Relearning Old Lessons at Our Own Expense

by on February 20th, 2009

Although sanitizing history in service to political goals is a timeworn practice of those who lack confidence in their ideas, every political season it’s dressed up in new garb as though it was opening night on Broadway. This time around it’s the Democrats who are reanimating the New Deal of the 1930s to support their $1 trillion spending bill, arguing that only through massive federal spending can we reinvigorate the economy, in the same manner, so we’re told, that FDR did some seven decades ago.

For a refresher course on the New Deal there’s no one better than Amity Shlaes, and her piece at brings needed sunshine to the dark falsehoods peddled by Democrats. Her conclusions are that “more pro-growth strategies, especially low taxes on business, less aggressive labor law and consistent regulation, would have brought recovery sooner in the 1930s, and would likewise do so today.”

Why this is difficult to fathom is perplexing. That politics trumps common sense is yet another one of life’s vexing paradoxes. Henry Morgenthau was FDR’s Treasury Secretary, and he staunchly opposed Keynesian economics and even disapproved of certain parts of the New Deal. That’s because he correctly understood that a dramatic infusion of federal dollars to correct market inefficiencies and distortions only protracts a depression or recession. As he stated in his testimony before the House Ways and Means Committee in May of 1939:

“We are spending more money than we have ever spent before and it does not work. I want to see this country prosperous. I want to see people get a job. We have never made good on our promises. I say after eight years of this administration we have just as much unemployment as when we started and an enormous debt to boot.”

At the core of this lesson, one that President Obama and the Democratically controlled Congress are studiously ignoring, is the unambiguous fact that private enterprise and small businesses are the engine of economic recovery, not deficit spending, which will be like throwing sand into they gears of capitalism.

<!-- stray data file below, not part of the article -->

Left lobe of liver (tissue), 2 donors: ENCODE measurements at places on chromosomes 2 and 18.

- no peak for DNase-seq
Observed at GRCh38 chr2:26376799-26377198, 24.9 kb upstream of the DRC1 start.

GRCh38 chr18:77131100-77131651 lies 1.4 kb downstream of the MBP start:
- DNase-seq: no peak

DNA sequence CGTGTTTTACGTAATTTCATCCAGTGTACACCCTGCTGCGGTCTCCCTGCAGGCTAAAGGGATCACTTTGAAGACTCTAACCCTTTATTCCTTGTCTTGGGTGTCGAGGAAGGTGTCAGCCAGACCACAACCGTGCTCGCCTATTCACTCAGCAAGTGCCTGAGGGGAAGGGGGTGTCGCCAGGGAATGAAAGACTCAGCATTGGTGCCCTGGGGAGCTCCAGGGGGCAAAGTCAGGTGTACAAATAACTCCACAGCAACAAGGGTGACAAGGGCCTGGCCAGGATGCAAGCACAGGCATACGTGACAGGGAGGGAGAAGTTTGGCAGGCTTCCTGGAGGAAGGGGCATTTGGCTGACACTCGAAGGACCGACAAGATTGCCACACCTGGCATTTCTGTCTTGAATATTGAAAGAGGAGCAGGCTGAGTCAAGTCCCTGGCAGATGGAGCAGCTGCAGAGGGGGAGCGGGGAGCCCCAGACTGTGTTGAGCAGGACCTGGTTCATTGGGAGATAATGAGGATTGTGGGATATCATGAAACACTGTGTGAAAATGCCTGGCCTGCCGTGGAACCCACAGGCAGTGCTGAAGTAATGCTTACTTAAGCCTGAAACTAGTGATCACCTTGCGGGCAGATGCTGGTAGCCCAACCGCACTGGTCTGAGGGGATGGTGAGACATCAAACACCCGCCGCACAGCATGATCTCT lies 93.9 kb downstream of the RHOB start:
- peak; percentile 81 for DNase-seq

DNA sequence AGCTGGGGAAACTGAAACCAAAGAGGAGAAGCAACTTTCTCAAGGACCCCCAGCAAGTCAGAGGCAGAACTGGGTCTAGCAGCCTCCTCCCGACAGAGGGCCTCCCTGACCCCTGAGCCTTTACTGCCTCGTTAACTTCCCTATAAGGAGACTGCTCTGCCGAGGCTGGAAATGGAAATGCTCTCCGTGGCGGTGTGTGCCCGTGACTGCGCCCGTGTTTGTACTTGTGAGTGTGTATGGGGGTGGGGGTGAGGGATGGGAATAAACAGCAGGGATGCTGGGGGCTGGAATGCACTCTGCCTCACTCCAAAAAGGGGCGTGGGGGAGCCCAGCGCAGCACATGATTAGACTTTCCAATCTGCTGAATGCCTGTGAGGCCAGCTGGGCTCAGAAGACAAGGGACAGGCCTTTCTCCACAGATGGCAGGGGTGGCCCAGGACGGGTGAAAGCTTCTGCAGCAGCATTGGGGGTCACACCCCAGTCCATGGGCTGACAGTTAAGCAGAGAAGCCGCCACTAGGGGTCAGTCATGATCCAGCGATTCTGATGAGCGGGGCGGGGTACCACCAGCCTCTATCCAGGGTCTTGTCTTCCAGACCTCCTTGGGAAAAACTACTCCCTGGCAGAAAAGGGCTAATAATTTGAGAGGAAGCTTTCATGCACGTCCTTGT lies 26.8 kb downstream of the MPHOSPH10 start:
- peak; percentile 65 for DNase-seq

Peeling away the layers of this conundrum, we know that politics is driven by culture, which is informed by values and principles. Our age is the product of a post-modernism which was thoroughly convinced of its intellectual certitude, that iconoclastic ideas would become the new norm, and would create a freshly minted set of absolutes firmly grounded in relativism, underwritten by a summary rejection of historical precedent because, in view of the rebels, they were produced by subjugation and oppression.

A corollary of our arrogant dismissal of history and traditional values is the civically unsavory fact that judgment and authority have been deleted from our cultural lexicon. The result is that our elected officials are merely faithful proxies for the inbred stupidity that has evolved in the past fifty years. So, they provide smug assurances that two-thirds of the spending bill should be government-based, and that most of the remaining one-third that focuses on ‘tax relief” should actually be in the form of tax credits for those who pay no taxes whatsoever.

The confidence Mr. Obama exhibited yesterday as he signed the bill stands in stark contrast to the fact that no recession in history, and certainly not the Great Depression, was ameliorated by massive government spending. So this is not only a failure of leadership, it’s an abdication of responsibility to tell the American people the truth.

The word in Washington is that the Obama Administration is already hard at work on the second phase of the ‘stimulus’ program, because, not unlike all federal spending, the sky is the limit. But ultimately it will be the tax payers who bear the burden, beginning with us, and continuing with our children, and grand-children.

Mella is editor of

Philip Mella